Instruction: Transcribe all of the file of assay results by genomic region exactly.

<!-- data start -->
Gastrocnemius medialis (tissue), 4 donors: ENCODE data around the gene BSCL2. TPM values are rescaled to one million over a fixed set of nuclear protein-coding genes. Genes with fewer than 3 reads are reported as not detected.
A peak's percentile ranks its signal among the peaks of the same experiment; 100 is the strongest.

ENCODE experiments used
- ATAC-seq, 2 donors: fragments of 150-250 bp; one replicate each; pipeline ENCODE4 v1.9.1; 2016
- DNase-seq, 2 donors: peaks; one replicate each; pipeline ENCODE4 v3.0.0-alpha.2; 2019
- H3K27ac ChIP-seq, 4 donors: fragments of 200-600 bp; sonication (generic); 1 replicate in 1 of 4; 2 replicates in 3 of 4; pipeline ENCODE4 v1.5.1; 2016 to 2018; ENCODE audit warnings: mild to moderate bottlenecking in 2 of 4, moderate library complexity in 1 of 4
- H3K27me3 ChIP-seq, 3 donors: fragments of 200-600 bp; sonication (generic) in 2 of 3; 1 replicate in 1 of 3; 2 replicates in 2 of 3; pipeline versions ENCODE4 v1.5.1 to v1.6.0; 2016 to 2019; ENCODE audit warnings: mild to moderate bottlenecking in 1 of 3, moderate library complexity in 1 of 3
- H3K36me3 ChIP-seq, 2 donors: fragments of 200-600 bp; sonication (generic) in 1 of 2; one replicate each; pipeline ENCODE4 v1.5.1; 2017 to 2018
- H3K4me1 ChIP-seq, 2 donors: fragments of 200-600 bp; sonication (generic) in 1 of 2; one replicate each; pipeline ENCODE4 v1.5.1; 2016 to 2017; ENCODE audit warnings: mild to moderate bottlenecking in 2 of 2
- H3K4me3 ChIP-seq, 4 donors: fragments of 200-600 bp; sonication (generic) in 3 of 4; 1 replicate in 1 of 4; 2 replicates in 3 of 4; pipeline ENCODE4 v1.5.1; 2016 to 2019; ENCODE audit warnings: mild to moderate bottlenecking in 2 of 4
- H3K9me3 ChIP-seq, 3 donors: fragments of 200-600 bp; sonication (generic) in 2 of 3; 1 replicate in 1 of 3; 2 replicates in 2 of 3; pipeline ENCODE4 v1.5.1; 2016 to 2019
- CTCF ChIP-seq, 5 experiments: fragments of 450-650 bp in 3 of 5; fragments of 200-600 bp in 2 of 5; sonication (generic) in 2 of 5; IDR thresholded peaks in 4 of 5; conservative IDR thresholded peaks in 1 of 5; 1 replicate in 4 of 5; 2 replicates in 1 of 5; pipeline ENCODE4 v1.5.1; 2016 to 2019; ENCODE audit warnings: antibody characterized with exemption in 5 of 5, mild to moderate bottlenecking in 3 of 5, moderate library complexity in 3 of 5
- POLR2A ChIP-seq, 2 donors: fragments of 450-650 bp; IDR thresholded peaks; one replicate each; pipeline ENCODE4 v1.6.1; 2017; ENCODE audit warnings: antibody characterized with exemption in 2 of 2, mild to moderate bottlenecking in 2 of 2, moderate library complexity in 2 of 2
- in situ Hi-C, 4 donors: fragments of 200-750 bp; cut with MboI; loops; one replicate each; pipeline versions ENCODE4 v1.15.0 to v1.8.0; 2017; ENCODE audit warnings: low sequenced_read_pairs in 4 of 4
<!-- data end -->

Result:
Gastrocnemius medialis (tissue), 4 donors: ENCODE data around the gene BSCL2. TPM values are rescaled to one million over a fixed set of nuclear protein-coding genes. Genes with fewer than 3 reads are reported as not detected.
A peak's percentile ranks its signal among the peaks of the same experiment; 100 is the strongest.

ENCODE experiments used
- ATAC-seq, 2 donors: fragments of 150-250 bp; one replicate each; pipeline ENCODE4 v1.9.1; 2016
- DNase-seq, 2 donors: peaks; one replicate each; pipeline ENCODE4 v3.0.0-alpha.2; 2019
- H3K27ac ChIP-seq, 4 donors: fragments of 200-600 bp; sonication (generic); 1 replicate in 1 of 4; 2 replicates in 3 of 4; pipeline ENCODE4 v1.5.1; 2016 to 2018; ENCODE audit warnings: mild to moderate bottlenecking in 2 of 4, moderate library complexity in 1 of 4
- H3K27me3 ChIP-seq, 3 donors: fragments of 200-600 bp; sonication (generic) in 2 of 3; 1 replicate in 1 of 3; 2 replicates in 2 of 3; pipeline versions ENCODE4 v1.5.1 to v1.6.0; 2016 to 2019; ENCODE audit warnings: mild to moderate bottlenecking in 1 of 3, moderate library complexity in 1 of 3
- H3K36me3 ChIP-seq, 2 donors: fragments of 200-600 bp; sonication (generic) in 1 of 2; one replicate each; pipeline ENCODE4 v1.5.1; 2017 to 2018
- H3K4me1 ChIP-seq, 2 donors: fragments of 200-600 bp; sonication (generic) in 1 of 2; one replicate each; pipeline ENCODE4 v1.5.1; 2016 to 2017; ENCODE audit warnings: mild to moderate bottlenecking in 2 of 2
- H3K4me3 ChIP-seq, 4 donors: fragments of 200-600 bp; sonication (generic) in 3 of 4; 1 replicate in 1 of 4; 2 replicates in 3 of 4; pipeline ENCODE4 v1.5.1; 2016 to 2019; ENCODE audit warnings: mild to moderate bottlenecking in 2 of 4
- H3K9me3 ChIP-seq, 3 donors: fragments of 200-600 bp; sonication (generic) in 2 of 3; 1 replicate in 1 of 3; 2 replicates in 2 of 3; pipeline ENCODE4 v1.5.1; 2016 to 2019
- CTCF ChIP-seq, 5 experiments: fragments of 450-650 bp in 3 of 5; fragments of 200-600 bp in 2 of 5; sonication (generic) in 2 of 5; IDR thresholded peaks in 4 of 5; conservative IDR thresholded peaks in 1 of 5; 1 replicate in 4 of 5; 2 replicates in 1 of 5; pipeline ENCODE4 v1.5.1; 2016 to 2019; ENCODE audit warnings: antibody characterized with exemption in 5 of 5, mild to moderate bottlenecking in 3 of 5, moderate library complexity in 3 of 5
- POLR2A ChIP-seq, 2 donors: fragments of 450-650 bp; IDR thresholded peaks; one replicate each; pipeline ENCODE4 v1.6.1; 2017; ENCODE audit warnings: antibody characterized with exemption in 2 of 2, mild to moderate bottlenecking in 2 of 2, moderate library complexity in 2 of 2
- in situ Hi-C, 4 donors: fragments of 200-750 bp; cut with MboI; loops; one replicate each; pipeline versions ENCODE4 v1.15.0 to v1.8.0; 2017; ENCODE audit warnings: low sequenced_read_pairs in 4 of 4